He was having none of it. “We had this situation where everybody was at home between 5-9pm,” he says. “We thought ‘how do we go about changing the feel of the city?’”

York Press: THRIVING: Newcastle city centre, where shops now stay open until 8pm

The answer? NE1 launched an ‘Alive After Five’ initiative to persuade retailers to stay open longer. And it succeeded. “We persuaded the city council to provide free parking after 5pm, and we persuaded the shops to stay open until 8pm Monday to Friday,” he says. Since it was launched in 2010, he reckons Alive after Five has generated something like £1 billion for the Newcastle economy.

Oh, for a bit of that in York...

The two cities are very different, he points out. Newcastle city centre has the giant Eldon Square shopping centre - and once that was on board with Alive after Five, it swing the whole thing. There’s nothing remotely comparable in York.

But how great if it could be made to work here. The new Make It York MD isn’t making any promises. But perhaps the city council can perhaps expect an approach about free evening parking...


Sean Bullick arrived as Managing Director of Make it York about three months ago. And he comes to the job filled with optimism about York’s future.

The city, he says, is on the ‘cusp of a step-change’. York Central and the planned Castle Gateway regeneration offer real opportunities. And there’s more. There is, in York, a real pool of creative, digital, economic and scientific talent, he says - you can see that through things like Science City, York Open Studios and York’s designation as a UNESCO city of digital media arts.

But we could do so much more to harness that talent, he says - and to project York in a different, more contemporary way on the national and international stage.

“York will always have its history,” he says. “But there’s no reason why that should be seen as being in conflict with developing a new economy. The real value is to have both!”

He’s all for a ‘rebranding’ of York, therefore, so that it can appeal to a wider, more contemporary range of visitors and investors - while maintaining its appeal to those who already see York as a great place to live and visit.

The word is that City of York Council is to appoint Martin Boisen, the Danish geographer and expert in urban places who has helped with the rebranding of major European cities such as Amsterdam, Oslo and Utrecht. The idea would be for Boisen to work with award-winning Hemingway Design on a rebrand for York.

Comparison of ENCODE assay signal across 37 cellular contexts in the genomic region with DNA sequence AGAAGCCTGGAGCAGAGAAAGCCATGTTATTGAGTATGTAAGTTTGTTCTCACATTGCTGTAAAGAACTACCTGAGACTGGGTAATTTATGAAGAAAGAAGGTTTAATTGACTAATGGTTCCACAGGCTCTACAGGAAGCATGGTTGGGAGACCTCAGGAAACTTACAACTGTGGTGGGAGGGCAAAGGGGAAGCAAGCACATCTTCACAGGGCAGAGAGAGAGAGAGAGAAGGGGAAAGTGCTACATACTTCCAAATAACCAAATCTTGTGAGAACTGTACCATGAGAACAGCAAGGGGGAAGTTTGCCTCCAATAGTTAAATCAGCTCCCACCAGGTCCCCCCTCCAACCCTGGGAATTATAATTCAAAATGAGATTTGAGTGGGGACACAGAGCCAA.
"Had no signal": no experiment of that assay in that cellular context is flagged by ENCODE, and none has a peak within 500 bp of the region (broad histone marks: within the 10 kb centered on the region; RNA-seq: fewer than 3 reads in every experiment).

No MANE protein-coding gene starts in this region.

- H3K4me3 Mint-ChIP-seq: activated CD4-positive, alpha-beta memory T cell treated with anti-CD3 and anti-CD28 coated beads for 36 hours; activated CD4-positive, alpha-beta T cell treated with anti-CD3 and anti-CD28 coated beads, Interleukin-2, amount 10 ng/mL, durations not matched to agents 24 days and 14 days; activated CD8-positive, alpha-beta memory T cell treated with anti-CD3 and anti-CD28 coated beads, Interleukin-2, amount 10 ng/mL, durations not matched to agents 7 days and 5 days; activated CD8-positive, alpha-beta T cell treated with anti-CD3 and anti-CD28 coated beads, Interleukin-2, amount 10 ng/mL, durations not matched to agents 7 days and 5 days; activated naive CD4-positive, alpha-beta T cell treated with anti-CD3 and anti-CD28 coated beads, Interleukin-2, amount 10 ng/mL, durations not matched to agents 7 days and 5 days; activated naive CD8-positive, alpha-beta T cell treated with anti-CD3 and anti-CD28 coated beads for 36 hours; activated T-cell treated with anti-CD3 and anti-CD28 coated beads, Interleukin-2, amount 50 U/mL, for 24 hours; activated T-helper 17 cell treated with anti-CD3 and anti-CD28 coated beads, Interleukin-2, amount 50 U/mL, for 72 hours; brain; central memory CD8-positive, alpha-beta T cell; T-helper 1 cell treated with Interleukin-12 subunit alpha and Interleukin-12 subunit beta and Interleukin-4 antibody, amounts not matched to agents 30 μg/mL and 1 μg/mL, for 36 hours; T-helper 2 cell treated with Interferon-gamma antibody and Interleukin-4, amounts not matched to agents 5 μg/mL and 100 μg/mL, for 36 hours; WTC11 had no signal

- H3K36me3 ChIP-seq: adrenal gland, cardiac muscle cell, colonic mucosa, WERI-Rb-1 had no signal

Mr Bullick is fully behind the proposals. A proper rebrand would, he says, ‘ensure that we can provide investors, professionals, academics and visitors, who will be central to the city’s future success, with consistent messages about York and what it has to offer’.

So what will Make It York’s part be in this new era for York - and is the organisation in a position to do its job effectively?

When it was first set up four years ago, there were a few wobbles. It seriously under-estimated the strength of local reaction to its proposals to remove the Parliament Street fountain and the Christmas carousel, for example, and for a while seemed out of touch.

But the refurbished Shambles Market with its popular food court is now really beginning to find its feet. And Make It York has scored other successes, such as allowing the Great Yorkshire Fringe to take over Parliament Street, and introducing a new Easter Festival and an extended St Nicholas Christmas Festival.

York Press:

POPULAR: The food court at Shambles Market

The organisation is essentially a quango with a single shareholder (the city council) but its own board of directors and income which comes from a variety of sources, including sponsorship, income from activities, plus a comparatively small contribution (about seven per cent of its budget) from the council. In terms of accountability, it is scrutinised by two important council committees, Mr Bullick says.

He sees the organisation’s role as:

- Helping York to sell and promote itself as a tourist destination and as a place to do business

- Networking, so as to build up York’s connections in the wider world, with government ministries, funding bodies, foreign embassies and potential investors

- Helping to develop a ‘cultural strategy’ for York.

But he’s not interested in Make It York simply duplicating work that is already being done, he says. “What we should should be complementing what’s going on at government level,” he says.

He will be attending his first Make It York ‘stakeholder’ meeting at York’s Principal Hotel next Wednesday. It might be interesting to see what comes out of that. Odds on Make It York becoming YO1, anyone?